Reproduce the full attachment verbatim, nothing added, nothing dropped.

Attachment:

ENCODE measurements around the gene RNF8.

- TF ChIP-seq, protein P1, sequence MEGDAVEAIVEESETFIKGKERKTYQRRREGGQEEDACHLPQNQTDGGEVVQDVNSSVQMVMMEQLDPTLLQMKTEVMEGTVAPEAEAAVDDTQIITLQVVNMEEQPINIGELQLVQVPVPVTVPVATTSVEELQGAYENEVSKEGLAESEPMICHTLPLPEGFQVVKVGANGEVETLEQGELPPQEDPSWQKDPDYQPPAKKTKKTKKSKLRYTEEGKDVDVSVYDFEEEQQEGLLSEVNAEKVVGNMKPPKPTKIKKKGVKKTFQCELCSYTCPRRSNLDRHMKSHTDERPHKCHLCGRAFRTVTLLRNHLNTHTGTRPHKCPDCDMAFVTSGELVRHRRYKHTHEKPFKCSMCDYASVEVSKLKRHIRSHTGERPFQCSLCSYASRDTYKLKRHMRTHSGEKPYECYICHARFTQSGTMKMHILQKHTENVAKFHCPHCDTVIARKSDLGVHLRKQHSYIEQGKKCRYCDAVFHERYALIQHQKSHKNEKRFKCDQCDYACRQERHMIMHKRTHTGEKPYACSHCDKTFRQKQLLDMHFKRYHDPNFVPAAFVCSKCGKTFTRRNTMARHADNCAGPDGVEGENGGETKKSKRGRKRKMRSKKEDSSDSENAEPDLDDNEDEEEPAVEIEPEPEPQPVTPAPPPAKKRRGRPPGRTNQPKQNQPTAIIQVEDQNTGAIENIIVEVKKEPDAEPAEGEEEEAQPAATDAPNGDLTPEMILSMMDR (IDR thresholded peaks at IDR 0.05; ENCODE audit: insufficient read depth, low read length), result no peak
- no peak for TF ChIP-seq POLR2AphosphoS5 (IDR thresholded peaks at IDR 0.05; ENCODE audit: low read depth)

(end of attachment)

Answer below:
ENCODE measurements around the gene RNF8.

- TF ChIP-seq, protein P1, sequence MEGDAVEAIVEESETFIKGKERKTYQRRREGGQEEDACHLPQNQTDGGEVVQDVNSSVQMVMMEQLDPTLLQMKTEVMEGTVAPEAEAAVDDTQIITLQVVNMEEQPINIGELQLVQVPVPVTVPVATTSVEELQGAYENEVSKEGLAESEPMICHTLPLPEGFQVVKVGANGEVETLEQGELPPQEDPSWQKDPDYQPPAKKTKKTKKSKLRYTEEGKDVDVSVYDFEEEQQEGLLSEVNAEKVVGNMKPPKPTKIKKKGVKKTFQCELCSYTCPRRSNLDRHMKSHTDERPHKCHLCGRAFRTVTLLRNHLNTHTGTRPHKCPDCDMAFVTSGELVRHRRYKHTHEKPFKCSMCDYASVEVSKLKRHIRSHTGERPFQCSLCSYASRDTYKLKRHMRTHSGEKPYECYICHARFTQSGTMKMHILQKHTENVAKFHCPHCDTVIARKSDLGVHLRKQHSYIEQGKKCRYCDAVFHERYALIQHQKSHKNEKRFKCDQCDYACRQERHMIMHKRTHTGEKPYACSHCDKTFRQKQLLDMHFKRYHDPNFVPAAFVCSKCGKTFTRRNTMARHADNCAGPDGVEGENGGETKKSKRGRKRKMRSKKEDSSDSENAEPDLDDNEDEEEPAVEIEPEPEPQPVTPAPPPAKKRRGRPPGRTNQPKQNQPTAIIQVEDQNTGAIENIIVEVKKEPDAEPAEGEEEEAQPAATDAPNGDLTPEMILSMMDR (IDR thresholded peaks at IDR 0.05; ENCODE audit: insufficient read depth, low read length), result no peak
- no peak for TF ChIP-seq POLR2AphosphoS5 (IDR thresholded peaks at IDR 0.05; ENCODE audit: low read depth)